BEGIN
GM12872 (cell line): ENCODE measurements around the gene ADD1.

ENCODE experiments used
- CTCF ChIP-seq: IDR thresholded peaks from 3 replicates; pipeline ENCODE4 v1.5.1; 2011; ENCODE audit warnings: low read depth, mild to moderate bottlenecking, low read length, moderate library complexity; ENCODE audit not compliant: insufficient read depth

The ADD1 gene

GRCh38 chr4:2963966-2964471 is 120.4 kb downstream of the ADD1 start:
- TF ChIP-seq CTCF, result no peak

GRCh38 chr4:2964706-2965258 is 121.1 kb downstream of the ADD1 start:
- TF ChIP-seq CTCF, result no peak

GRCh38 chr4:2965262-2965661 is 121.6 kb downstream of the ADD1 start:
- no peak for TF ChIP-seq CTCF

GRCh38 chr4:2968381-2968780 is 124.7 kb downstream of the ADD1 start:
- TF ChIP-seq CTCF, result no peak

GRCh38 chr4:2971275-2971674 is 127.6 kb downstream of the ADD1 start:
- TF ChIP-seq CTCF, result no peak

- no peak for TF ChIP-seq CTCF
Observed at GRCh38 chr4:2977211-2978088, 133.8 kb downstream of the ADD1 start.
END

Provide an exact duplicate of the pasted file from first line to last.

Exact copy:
GM12872 (cell line): ENCODE measurements around the gene ADD1.

ENCODE experiments used
- CTCF ChIP-seq: IDR thresholded peaks from 3 replicates; pipeline ENCODE4 v1.5.1; 2011; ENCODE audit warnings: low read depth, mild to moderate bottlenecking, low read length, moderate library complexity; ENCODE audit not compliant: insufficient read depth

The ADD1 gene

GRCh38 chr4:2963966-2964471 is 120.4 kb downstream of the ADD1 start:
- TF ChIP-seq CTCF, result no peak

GRCh38 chr4:2964706-2965258 is 121.1 kb downstream of the ADD1 start:
- TF ChIP-seq CTCF, result no peak

GRCh38 chr4:2965262-2965661 is 121.6 kb downstream of the ADD1 start:
- no peak for TF ChIP-seq CTCF

GRCh38 chr4:2968381-2968780 is 124.7 kb downstream of the ADD1 start:
- TF ChIP-seq CTCF, result no peak

GRCh38 chr4:2971275-2971674 is 127.6 kb downstream of the ADD1 start:
- TF ChIP-seq CTCF, result no peak

- no peak for TF ChIP-seq CTCF
Observed at GRCh38 chr4:2977211-2978088, 133.8 kb downstream of the ADD1 start.